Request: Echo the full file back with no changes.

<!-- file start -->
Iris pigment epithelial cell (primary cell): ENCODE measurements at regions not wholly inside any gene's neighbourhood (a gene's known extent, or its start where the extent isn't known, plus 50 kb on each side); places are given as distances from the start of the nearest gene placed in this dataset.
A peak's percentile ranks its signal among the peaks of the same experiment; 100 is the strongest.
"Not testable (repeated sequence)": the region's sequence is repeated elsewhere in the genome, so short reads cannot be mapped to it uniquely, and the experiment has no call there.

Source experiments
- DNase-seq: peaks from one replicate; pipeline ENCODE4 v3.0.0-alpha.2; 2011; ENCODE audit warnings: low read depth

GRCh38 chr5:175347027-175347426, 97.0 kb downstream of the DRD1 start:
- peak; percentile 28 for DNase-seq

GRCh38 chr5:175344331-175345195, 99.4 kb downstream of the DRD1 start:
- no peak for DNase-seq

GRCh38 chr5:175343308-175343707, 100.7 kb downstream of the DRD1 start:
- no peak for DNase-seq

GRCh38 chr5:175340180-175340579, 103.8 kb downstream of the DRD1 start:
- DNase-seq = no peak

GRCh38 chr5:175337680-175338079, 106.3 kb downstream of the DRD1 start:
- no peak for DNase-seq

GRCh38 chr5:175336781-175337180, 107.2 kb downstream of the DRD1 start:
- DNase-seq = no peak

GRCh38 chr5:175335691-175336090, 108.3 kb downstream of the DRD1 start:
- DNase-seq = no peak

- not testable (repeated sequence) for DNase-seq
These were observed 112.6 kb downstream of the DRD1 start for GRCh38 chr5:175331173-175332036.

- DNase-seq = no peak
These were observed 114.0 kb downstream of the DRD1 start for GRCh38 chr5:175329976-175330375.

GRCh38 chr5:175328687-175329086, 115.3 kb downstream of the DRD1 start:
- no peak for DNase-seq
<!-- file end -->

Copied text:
Iris pigment epithelial cell (primary cell): ENCODE measurements at regions not wholly inside any gene's neighbourhood (a gene's known extent, or its start where the extent isn't known, plus 50 kb on each side); places are given as distances from the start of the nearest gene placed in this dataset.
A peak's percentile ranks its signal among the peaks of the same experiment; 100 is the strongest.
"Not testable (repeated sequence)": the region's sequence is repeated elsewhere in the genome, so short reads cannot be mapped to it uniquely, and the experiment has no call there.

Source experiments
- DNase-seq: peaks from one replicate; pipeline ENCODE4 v3.0.0-alpha.2; 2011; ENCODE audit warnings: low read depth

GRCh38 chr5:175347027-175347426, 97.0 kb downstream of the DRD1 start:
- peak; percentile 28 for DNase-seq

GRCh38 chr5:175344331-175345195, 99.4 kb downstream of the DRD1 start:
- no peak for DNase-seq

GRCh38 chr5:175343308-175343707, 100.7 kb downstream of the DRD1 start:
- no peak for DNase-seq

GRCh38 chr5:175340180-175340579, 103.8 kb downstream of the DRD1 start:
- DNase-seq = no peak

GRCh38 chr5:175337680-175338079, 106.3 kb downstream of the DRD1 start:
- no peak for DNase-seq

GRCh38 chr5:175336781-175337180, 107.2 kb downstream of the DRD1 start:
- DNase-seq = no peak

GRCh38 chr5:175335691-175336090, 108.3 kb downstream of the DRD1 start:
- DNase-seq = no peak

- not testable (repeated sequence) for DNase-seq
These were observed 112.6 kb downstream of the DRD1 start for GRCh38 chr5:175331173-175332036.

- DNase-seq = no peak
These were observed 114.0 kb downstream of the DRD1 start for GRCh38 chr5:175329976-175330375.

GRCh38 chr5:175328687-175329086, 115.3 kb downstream of the DRD1 start:
- no peak for DNase-seq